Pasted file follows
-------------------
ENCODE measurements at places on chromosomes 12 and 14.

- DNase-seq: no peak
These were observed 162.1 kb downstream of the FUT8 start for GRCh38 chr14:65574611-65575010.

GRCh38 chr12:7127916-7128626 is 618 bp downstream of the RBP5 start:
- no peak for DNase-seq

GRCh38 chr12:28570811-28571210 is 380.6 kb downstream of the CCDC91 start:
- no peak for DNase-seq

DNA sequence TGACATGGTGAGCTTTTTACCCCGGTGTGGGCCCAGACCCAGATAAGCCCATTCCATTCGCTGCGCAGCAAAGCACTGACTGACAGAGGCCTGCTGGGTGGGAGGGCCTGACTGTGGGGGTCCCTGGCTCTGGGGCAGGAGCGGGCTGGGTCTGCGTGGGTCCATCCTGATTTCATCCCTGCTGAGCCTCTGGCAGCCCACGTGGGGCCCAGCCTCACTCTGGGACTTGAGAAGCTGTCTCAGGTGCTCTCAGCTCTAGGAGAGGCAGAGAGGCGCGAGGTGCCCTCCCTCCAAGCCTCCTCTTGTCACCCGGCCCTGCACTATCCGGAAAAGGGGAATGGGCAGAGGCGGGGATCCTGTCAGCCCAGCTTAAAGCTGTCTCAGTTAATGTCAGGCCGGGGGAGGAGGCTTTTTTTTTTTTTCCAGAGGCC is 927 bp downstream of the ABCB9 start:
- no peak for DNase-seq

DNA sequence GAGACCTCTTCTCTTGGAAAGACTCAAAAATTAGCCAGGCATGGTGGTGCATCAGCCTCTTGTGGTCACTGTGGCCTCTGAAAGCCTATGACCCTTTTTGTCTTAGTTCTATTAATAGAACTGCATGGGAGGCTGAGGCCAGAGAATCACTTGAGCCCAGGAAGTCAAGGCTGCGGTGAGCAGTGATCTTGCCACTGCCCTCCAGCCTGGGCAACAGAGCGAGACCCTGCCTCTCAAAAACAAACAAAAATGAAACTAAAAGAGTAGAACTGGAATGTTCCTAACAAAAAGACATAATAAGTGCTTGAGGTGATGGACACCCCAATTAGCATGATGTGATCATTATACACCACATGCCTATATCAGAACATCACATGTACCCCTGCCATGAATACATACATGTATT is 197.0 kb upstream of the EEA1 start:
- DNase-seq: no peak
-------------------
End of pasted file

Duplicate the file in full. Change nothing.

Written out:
ENCODE measurements at places on chromosomes 12 and 14.

- DNase-seq: no peak
These were observed 162.1 kb downstream of the FUT8 start for GRCh38 chr14:65574611-65575010.

GRCh38 chr12:7127916-7128626 is 618 bp downstream of the RBP5 start:
- no peak for DNase-seq

GRCh38 chr12:28570811-28571210 is 380.6 kb downstream of the CCDC91 start:
- no peak for DNase-seq

DNA sequence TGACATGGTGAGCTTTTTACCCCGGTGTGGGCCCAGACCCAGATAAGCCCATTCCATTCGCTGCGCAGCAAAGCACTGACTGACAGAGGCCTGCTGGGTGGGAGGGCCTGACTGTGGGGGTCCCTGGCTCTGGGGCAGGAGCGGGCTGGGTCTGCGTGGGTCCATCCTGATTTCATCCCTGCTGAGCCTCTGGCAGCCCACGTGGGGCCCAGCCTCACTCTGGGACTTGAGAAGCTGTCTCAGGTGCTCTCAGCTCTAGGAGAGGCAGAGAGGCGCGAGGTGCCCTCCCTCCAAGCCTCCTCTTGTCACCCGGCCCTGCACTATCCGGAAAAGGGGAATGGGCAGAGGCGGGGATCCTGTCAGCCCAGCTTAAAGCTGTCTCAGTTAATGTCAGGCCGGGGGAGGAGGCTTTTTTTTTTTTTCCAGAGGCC is 927 bp downstream of the ABCB9 start:
- no peak for DNase-seq

DNA sequence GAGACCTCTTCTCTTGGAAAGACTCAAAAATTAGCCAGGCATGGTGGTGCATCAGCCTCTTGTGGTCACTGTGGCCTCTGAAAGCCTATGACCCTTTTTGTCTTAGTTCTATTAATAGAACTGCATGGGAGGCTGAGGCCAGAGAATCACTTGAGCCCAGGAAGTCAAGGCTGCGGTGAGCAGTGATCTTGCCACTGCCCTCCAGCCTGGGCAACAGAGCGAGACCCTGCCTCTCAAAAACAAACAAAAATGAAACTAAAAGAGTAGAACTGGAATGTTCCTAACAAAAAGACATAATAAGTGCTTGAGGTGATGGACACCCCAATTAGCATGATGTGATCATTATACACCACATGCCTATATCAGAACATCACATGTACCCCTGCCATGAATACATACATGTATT is 197.0 kb upstream of the EEA1 start:
- DNase-seq: no peak